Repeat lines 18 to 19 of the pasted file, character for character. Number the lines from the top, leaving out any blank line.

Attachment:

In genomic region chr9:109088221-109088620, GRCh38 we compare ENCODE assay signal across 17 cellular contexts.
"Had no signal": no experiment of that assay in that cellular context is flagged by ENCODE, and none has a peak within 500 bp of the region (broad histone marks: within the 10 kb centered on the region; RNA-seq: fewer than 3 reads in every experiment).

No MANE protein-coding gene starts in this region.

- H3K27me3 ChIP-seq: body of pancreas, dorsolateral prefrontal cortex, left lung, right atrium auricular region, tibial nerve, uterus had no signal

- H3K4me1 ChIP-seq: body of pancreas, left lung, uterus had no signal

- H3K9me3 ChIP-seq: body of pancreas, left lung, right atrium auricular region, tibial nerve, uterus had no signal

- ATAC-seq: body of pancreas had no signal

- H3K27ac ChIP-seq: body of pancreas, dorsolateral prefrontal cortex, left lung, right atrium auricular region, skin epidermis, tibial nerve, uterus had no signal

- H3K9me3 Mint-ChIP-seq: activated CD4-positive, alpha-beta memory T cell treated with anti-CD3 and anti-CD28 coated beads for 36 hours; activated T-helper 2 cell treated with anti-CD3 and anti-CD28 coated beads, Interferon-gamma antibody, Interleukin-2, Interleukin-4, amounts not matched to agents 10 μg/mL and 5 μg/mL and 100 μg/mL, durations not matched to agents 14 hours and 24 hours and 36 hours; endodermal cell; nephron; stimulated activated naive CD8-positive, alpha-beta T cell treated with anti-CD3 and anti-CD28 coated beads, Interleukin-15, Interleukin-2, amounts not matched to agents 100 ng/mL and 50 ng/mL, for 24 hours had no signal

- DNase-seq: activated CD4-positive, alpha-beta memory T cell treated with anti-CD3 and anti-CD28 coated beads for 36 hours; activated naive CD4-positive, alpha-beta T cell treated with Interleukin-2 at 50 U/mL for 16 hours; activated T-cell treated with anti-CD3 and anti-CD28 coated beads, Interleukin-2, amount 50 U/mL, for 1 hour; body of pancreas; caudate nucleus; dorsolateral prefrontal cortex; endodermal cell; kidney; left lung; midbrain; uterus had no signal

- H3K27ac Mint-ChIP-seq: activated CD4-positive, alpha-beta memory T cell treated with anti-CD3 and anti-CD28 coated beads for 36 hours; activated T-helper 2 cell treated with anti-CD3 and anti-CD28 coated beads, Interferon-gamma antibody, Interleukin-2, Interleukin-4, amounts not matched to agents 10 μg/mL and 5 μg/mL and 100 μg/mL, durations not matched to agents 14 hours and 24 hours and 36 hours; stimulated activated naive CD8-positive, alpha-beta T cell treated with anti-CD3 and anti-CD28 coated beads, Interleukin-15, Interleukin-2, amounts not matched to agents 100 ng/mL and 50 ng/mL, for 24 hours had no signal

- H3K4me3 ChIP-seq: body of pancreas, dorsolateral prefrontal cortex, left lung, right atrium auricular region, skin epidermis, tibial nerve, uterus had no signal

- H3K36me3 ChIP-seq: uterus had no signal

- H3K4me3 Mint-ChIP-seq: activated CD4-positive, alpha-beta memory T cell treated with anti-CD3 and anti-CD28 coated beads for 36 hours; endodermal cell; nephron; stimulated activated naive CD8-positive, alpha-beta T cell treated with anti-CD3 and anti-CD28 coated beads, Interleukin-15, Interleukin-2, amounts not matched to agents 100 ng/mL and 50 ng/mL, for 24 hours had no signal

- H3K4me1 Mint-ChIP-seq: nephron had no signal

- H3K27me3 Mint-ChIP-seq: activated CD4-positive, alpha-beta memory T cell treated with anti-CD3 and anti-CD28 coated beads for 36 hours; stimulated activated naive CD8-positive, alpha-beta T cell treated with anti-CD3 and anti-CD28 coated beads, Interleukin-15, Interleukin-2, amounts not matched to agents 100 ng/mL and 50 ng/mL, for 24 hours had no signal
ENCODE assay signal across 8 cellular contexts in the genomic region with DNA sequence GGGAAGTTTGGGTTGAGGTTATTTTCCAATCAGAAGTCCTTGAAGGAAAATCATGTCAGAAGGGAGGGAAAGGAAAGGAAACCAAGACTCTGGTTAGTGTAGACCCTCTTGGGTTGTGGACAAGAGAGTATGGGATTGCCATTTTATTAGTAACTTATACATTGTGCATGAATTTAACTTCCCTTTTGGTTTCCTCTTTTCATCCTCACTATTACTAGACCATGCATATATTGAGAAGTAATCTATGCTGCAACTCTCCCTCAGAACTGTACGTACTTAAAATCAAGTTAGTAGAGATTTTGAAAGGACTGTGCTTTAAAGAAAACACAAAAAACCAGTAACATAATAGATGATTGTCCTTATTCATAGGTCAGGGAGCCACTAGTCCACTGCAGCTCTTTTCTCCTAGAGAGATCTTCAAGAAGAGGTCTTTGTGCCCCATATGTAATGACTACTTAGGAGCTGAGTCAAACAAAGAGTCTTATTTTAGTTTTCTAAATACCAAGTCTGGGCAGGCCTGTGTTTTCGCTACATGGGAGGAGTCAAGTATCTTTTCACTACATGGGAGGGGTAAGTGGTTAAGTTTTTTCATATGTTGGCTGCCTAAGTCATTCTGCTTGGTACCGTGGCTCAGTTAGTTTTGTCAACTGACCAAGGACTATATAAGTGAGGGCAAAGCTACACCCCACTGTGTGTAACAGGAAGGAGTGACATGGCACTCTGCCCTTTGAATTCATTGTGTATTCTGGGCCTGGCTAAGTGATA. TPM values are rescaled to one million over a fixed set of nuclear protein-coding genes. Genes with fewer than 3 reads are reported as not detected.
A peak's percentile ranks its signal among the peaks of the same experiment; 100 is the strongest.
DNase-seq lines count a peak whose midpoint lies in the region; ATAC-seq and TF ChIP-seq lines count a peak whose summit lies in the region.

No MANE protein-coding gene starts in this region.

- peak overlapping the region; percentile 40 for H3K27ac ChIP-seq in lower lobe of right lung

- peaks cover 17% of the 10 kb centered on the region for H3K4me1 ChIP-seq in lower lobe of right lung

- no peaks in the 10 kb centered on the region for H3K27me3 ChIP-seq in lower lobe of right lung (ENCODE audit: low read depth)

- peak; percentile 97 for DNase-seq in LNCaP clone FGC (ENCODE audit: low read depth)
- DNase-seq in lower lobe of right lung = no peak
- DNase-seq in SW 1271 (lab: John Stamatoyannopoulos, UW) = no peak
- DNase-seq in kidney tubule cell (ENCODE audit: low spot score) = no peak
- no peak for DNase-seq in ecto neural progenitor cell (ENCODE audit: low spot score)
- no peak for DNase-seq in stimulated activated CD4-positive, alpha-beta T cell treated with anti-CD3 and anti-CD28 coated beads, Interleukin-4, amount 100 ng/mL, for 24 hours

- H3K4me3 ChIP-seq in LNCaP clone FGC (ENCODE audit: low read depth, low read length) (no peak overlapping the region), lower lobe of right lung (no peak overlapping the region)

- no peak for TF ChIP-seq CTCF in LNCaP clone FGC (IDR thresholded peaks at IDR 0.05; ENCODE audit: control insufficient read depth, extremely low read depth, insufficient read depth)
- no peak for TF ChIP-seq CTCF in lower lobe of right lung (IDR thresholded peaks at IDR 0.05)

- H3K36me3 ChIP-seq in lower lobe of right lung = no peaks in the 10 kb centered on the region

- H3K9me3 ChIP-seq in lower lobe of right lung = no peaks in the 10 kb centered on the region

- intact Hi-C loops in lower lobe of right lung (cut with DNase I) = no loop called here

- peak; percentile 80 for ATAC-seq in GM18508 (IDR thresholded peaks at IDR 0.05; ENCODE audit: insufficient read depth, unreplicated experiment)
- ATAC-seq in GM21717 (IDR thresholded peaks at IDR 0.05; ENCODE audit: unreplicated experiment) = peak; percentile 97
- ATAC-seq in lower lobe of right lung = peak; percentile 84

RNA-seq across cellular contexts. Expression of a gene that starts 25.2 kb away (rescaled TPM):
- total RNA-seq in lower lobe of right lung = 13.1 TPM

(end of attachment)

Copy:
A peak's percentile ranks its signal among the peaks of the same experiment; 100 is the strongest.
DNase-seq lines count a peak whose midpoint lies in the region; ATAC-seq and TF ChIP-seq lines count a peak whose summit lies in the region.